Has the Disgraced Legal Analyst Done Enough to Regain Public Trust?
6/11/21 – – Viewers tuned into CNN yesterday witnessed the return-to-air of Jeffrey Toobin. What can crisis counselors learn from the disgraced legal analyst’s reinstatement?
You may recall that last year Toobin disappeared from view at CNN and lost his job at The New Yorker magazine, which he had held for 27 years, after unintentionally exposing himself onscreen during a Zoom meeting with New Yorker colleagues. He apologized for his embarrassing indiscretion and retreated from public view.
What has he been doing during his eight months in exile to gain CNN’s and our forgiveness?
Toobin told CNN’s Alisyn Camerota that he has been “working at a food bank, going to therapy and writing a book about the Oklahoma City bombing.” Describing his behavior as “deeply moronic and indefensible,” he explained: “I am trying to become the kind of person that people can trust again.”
In a blog post last November titled “Jeffrey Toobin’s Zoom Indiscretion Costs Him His Job at The New Yorker,” I discussed the required steps along his path out of purgatory:
As we discuss in Chapter 21 of The Crisis Preparedness Quotient, the surest path to forgiveness and redemption for famous individuals who fall from grace is performance. Apologies, time away from the spotlight, good deeds and pledges of improved behavior are important. But only performance — doing what you did before the troubles at a comparable level of success — holds the power to heal most reputational wounds.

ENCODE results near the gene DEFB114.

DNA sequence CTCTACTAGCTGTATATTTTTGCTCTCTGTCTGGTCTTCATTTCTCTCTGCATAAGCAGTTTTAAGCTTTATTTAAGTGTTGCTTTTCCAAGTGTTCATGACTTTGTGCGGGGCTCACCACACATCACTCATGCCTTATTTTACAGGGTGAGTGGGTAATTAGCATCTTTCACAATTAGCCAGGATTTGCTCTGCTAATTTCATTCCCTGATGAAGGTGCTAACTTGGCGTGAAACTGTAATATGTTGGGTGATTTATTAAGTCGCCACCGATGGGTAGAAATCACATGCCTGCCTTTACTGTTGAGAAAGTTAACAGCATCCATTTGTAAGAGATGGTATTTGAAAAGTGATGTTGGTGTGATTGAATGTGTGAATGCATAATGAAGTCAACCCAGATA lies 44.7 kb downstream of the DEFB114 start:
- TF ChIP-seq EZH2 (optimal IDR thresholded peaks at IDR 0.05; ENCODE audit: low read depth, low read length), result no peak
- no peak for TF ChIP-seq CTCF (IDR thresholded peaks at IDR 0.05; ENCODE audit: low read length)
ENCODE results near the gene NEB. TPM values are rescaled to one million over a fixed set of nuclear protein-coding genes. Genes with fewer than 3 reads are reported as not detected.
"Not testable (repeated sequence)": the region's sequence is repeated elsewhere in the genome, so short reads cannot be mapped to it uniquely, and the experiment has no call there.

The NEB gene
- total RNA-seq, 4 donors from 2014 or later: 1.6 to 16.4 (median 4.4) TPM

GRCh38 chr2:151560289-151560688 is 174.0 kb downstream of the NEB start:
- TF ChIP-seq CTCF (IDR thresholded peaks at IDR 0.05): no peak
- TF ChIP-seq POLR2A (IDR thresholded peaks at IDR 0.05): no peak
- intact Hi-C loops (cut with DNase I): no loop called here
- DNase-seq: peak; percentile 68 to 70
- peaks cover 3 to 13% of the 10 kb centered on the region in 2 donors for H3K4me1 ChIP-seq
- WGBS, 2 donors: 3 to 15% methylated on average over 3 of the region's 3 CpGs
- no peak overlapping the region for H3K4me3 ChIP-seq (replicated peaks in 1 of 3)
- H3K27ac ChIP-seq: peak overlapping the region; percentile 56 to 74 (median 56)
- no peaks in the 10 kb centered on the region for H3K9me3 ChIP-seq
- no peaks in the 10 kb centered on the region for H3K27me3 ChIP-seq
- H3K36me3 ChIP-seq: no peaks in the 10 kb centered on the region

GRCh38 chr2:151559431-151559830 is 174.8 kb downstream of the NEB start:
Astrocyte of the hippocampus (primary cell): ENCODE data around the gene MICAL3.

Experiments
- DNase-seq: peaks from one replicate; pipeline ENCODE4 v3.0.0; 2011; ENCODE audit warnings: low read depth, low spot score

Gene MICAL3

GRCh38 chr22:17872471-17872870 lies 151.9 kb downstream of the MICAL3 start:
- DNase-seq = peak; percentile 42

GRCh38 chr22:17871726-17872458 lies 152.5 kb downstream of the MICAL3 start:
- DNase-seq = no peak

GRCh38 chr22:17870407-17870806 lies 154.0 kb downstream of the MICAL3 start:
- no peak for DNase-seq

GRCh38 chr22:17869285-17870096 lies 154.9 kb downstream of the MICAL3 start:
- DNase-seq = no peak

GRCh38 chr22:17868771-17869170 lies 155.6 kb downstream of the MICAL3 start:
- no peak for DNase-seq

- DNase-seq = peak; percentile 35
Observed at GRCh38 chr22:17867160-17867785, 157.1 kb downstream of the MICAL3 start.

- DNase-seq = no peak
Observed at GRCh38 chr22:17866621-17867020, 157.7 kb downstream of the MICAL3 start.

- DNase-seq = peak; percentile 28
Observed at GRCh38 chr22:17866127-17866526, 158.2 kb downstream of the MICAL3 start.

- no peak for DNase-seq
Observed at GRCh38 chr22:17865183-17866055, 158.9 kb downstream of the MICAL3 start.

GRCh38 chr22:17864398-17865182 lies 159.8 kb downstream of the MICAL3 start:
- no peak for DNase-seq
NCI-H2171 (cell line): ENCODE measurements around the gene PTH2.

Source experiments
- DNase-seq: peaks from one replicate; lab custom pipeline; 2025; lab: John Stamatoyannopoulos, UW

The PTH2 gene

Toobin’s low-profile, charitable work, book project and promise to earn back trust are all on-script. But his reinstatement at CNN — where he can perform once again as a legal analyst — is the most meaningful accomplishment of his redemption campaign.
Contrast Toobin’s promising situation with the challenges facing fallen media personalities still looking to get back in the game. Matt Lauer, Charlie Rose, Megyn Kelly, Eric Bolling and Bill O’Reilly have been unable to regain comparable platforms to the ones they lost. This makes it much harder from them to rebuild their reputations through performance.
Before any individual, company or organization can fully recover from a crisis involving shame, some level of suffering — time in the stocks — is expected. That’s human nature. Just how much pain is required before the public and media are satisfied depends on the nature of the offense, the pre-crisis reputation of the offender, and the adequacy of the offender’s response.
It seems Jeffrey Toobin understands he has a lot to be grateful for and much left to do. As he told the CNN audience yesterday, “I got a lot to rebuild . . . but I feel very privileged and very lucky that I’m gonna be able to try to do that.”